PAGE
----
Bottom rung of desperation ladder: Child sleeps through the night at least 5 nights out of 7, or wakes consistently after 6am. Mummy, although still chronically knackered and bearing battle scars from being on the higher rungs of the desperation ladder, feels like she’s taken amphetamines – she is invincible, she is unstoppable, she is Beyonce on stilts. She sees a hint of the possibility of having a life once more: Hobbies, a social life, maybe even some work. (It’s a beautiful thing but I’m sorry to say it doesn’t last long. I don’t think you’re home and dry till the child’s turned five.)
DD brought up the topic of 12/12/12 in the car on the way to school today.
“It’s a very special day today,” she said. “It’ll never happen again because there aren’t 13 months.”
To be honest, I hadn’t even thought about it. It was 7am and I’d been up since 5.20am, washing my hair, getting ready, making packed lunches, packing school bags, dressing children, cleaning their teeth and dashing out in the car as the sun rose.
As DD brought up the topic, I was accelerating through six lanes of dense traffic onto Emirates Road. It wasn’t the best time for a discussion.
But once we were in the fast lane, I clicked on the cruise control and turned a little of my focus to the conversation.
“It’ll happen again in 100 years,” I told DD, “when it’s 12/12/2112. Your great-grandchildren might be talking about it on their way to school (in a rocket ship) in 100 years’ time but none of us will be around to see it.”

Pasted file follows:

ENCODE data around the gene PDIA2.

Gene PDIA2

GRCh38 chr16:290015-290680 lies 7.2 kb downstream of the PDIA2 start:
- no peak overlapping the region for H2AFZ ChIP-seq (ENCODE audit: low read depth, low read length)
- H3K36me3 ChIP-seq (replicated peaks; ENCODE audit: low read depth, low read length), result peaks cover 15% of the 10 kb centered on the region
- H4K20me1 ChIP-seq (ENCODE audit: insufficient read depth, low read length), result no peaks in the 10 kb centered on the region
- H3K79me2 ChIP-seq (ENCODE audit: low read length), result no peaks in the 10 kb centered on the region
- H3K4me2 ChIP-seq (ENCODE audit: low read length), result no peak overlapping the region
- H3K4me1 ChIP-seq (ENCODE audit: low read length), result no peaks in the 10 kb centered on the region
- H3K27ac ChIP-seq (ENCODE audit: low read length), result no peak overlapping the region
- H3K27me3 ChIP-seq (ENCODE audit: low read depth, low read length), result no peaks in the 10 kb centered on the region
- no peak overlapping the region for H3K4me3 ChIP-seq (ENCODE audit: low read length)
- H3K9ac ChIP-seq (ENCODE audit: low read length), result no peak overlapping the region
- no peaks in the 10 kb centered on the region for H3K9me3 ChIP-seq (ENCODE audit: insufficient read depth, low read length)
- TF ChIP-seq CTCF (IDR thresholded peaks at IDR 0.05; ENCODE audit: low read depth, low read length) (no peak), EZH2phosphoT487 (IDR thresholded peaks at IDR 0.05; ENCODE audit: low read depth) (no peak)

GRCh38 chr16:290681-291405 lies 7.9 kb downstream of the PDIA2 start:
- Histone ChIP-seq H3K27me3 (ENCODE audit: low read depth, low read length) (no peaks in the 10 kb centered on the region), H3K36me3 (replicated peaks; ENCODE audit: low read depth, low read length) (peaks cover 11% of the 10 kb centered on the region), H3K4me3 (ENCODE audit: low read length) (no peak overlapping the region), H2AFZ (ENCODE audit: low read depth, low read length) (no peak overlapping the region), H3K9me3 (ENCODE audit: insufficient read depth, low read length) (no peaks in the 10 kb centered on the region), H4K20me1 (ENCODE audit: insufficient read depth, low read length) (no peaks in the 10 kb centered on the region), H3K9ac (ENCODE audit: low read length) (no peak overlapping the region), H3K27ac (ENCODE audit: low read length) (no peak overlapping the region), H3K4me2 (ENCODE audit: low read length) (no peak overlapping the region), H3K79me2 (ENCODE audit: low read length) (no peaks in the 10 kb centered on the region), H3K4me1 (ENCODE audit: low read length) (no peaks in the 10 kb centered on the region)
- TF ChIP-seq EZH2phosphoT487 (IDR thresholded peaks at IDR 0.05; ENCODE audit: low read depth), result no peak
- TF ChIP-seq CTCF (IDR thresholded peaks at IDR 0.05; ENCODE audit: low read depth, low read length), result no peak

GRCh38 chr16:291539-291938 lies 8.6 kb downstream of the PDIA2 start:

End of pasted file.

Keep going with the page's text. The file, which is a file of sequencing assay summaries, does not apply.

“Why not?” she asked.
“Because we’ll be dead,” I said. There was a tiny gasp from behind me. I could almost hear DD’s eyes snap open with shock.
“Dead? What’s going to happen to us?”
“Nothing darling, it’s just that you won’t live that long. With the best will in the world, you won’t live to be 107 and a half. DS could potentially be 103 and a half, but I doubt it. And I certainly won’t make it to 141.”
“So, mummy? We’ll be dead after you?” piped up DS.
“Yes, that’s the general idea,” I said. “But I’ll be waiting for you,” I added, trying to offer some sort of consolation as it seemed a terribly depressing topic for a bright school morning. As we talked, we were watching the pinky-orange sun come up over the desert dunes and the distant Burj Khalifa light up like a rocket in its golden reflection. “I’ll be waiting for you and I’ll be so excited to see you again.”
There was a thoughtful pause. Then…
“But mummy,” said DS very seriously. “You’d better take the iPad, because I’m going to be a long time.”
Sweet words from my littlest one – and how I hope he’s right.